The Storytelling Lesson Of Pixar’s Creative Genius
The journalist explains what differentiated, before the acquisition of Pixar by Disney, movies produced by both studios.
It wasn’t a question of resources or personnel. It was just that Disney’s movies lacked heart and, therefore, weren’t attractive to the public.
“Take Disney’s Home On The Range. From its predictable opening song to its by-the-numbers plot about a cow that’s lost her home and her friends, the movie was a dusty ride through stock archetypes and one-note sidekicks.
In contrast, Pixar’s The Incredibles, which came out the same year, immediately introduced audiences to a unique and relatable protagonist as he struggles to attach a microphone to his spandex superset. ‘Is this on?’ he asks, tapping the mic. ‘I mean, I can break through walls, I just can’t get this on.’ Mr. Incredible may be a superhero, but he’s just like us.“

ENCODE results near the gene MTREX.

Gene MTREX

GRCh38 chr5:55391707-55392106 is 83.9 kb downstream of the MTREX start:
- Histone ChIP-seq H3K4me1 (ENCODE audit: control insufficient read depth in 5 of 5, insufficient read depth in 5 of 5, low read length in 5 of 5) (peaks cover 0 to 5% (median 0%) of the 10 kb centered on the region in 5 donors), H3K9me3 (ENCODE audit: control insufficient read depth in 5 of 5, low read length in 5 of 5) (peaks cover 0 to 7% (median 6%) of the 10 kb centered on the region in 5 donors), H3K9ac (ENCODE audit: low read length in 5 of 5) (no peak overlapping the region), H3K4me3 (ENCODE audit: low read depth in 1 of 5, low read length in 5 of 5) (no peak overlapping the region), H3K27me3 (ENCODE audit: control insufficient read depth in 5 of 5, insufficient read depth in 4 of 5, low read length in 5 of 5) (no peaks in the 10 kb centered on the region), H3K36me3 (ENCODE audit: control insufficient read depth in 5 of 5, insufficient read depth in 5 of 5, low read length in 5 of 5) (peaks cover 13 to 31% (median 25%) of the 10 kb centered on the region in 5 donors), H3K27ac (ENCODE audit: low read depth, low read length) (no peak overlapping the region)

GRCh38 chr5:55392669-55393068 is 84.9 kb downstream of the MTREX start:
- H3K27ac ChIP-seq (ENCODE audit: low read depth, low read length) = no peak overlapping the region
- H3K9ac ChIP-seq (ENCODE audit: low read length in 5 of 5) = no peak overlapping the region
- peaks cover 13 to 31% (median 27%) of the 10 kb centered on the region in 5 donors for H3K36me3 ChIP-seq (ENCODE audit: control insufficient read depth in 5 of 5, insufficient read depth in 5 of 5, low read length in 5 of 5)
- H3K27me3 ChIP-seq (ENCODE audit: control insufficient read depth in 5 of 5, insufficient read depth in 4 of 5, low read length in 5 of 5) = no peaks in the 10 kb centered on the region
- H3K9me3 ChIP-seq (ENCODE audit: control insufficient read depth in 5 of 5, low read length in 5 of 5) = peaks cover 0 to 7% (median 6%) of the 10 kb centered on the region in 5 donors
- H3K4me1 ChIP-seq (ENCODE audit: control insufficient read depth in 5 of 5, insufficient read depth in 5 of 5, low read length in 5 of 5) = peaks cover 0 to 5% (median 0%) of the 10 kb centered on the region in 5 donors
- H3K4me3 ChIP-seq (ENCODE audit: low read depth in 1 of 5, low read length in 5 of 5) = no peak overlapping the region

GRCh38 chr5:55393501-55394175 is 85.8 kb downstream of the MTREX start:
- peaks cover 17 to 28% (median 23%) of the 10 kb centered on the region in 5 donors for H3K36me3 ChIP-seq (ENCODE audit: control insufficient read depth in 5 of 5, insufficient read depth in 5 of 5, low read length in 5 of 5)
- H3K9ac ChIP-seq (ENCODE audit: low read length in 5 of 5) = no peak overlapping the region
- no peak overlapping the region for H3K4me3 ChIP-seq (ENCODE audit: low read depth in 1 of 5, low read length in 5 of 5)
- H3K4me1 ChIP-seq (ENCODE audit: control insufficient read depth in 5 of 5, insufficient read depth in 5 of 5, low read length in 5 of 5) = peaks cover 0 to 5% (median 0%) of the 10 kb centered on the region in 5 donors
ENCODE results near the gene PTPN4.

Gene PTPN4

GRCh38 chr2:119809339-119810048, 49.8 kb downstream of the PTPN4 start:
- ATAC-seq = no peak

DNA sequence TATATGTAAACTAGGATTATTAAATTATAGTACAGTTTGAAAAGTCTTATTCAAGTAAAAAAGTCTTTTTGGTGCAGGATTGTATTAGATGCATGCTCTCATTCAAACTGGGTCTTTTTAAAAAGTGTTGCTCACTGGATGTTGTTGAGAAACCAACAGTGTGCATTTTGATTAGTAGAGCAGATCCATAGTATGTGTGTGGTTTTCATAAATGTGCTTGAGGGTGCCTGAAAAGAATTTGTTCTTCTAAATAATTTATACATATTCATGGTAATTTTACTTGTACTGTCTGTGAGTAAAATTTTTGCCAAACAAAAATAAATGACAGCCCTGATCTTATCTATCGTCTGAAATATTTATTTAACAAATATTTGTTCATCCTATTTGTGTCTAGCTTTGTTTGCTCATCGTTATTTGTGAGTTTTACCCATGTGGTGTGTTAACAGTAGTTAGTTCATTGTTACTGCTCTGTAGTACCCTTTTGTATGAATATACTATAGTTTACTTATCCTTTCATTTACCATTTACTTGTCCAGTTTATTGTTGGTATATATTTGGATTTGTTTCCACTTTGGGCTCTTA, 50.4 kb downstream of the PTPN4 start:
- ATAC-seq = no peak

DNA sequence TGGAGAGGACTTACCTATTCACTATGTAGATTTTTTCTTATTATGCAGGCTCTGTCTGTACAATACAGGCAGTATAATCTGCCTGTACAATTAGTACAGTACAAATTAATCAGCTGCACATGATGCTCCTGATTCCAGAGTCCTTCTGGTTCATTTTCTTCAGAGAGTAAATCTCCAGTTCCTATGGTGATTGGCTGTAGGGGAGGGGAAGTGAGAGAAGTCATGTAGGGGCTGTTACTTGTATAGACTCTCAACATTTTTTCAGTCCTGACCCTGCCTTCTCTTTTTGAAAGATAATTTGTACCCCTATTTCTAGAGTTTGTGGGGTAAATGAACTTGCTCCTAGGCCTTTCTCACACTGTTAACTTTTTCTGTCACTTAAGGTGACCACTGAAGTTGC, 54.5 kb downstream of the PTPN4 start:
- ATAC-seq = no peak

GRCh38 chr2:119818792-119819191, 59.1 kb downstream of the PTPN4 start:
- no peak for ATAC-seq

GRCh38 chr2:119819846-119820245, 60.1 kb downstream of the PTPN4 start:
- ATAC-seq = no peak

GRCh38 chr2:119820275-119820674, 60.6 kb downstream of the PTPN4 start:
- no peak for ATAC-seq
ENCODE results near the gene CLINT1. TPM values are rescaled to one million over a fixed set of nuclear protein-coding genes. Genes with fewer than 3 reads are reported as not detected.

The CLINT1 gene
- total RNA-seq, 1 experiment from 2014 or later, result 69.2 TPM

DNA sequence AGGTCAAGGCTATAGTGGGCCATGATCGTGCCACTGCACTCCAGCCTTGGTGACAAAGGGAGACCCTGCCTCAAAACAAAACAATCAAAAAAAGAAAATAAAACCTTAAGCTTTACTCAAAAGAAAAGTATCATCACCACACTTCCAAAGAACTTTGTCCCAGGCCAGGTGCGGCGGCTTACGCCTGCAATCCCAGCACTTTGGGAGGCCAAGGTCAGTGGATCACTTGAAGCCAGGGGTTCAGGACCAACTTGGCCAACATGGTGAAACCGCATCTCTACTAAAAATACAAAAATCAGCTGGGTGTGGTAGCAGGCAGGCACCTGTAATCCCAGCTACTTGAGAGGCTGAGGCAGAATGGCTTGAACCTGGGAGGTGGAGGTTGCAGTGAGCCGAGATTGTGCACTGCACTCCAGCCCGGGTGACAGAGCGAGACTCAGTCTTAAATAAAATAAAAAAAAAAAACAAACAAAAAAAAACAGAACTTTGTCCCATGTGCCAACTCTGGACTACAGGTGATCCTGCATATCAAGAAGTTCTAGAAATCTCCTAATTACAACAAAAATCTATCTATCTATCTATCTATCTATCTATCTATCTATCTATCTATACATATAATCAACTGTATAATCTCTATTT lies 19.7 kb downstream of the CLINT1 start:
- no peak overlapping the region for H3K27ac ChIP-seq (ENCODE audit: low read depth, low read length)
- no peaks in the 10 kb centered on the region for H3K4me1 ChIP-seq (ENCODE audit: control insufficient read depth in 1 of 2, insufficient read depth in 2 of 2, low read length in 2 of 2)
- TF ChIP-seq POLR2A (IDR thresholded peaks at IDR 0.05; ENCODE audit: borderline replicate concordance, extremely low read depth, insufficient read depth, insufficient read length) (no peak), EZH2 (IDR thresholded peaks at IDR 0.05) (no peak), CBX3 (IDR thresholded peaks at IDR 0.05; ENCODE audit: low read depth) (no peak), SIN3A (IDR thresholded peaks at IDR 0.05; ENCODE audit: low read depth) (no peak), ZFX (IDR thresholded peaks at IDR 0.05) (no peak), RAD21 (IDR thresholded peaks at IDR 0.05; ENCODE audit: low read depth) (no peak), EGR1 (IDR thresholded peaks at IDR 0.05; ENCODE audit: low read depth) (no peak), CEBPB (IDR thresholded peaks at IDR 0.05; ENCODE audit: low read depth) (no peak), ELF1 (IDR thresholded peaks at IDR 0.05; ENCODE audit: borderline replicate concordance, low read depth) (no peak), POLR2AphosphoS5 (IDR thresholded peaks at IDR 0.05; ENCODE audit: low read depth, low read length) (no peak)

As John Lasseter explains in the article,
“The connection you make with your audience is an emotional connection. The audience can’t be told to feel a certain way. They have to discover it themselves.“
Indeed, even if Pixar is renown for its technological prowess, its teams have always been taught by John Lasseter to focus on the story rather than the graphics.
As his first short film* has shown, if the audience is captivated by the emotional content of a movie, people won’t notice its technical imperfections. Many movies from other studios have since then demonstrated that the reverse isn’t true.
The same logic applies to communications: Substance is always more important than style.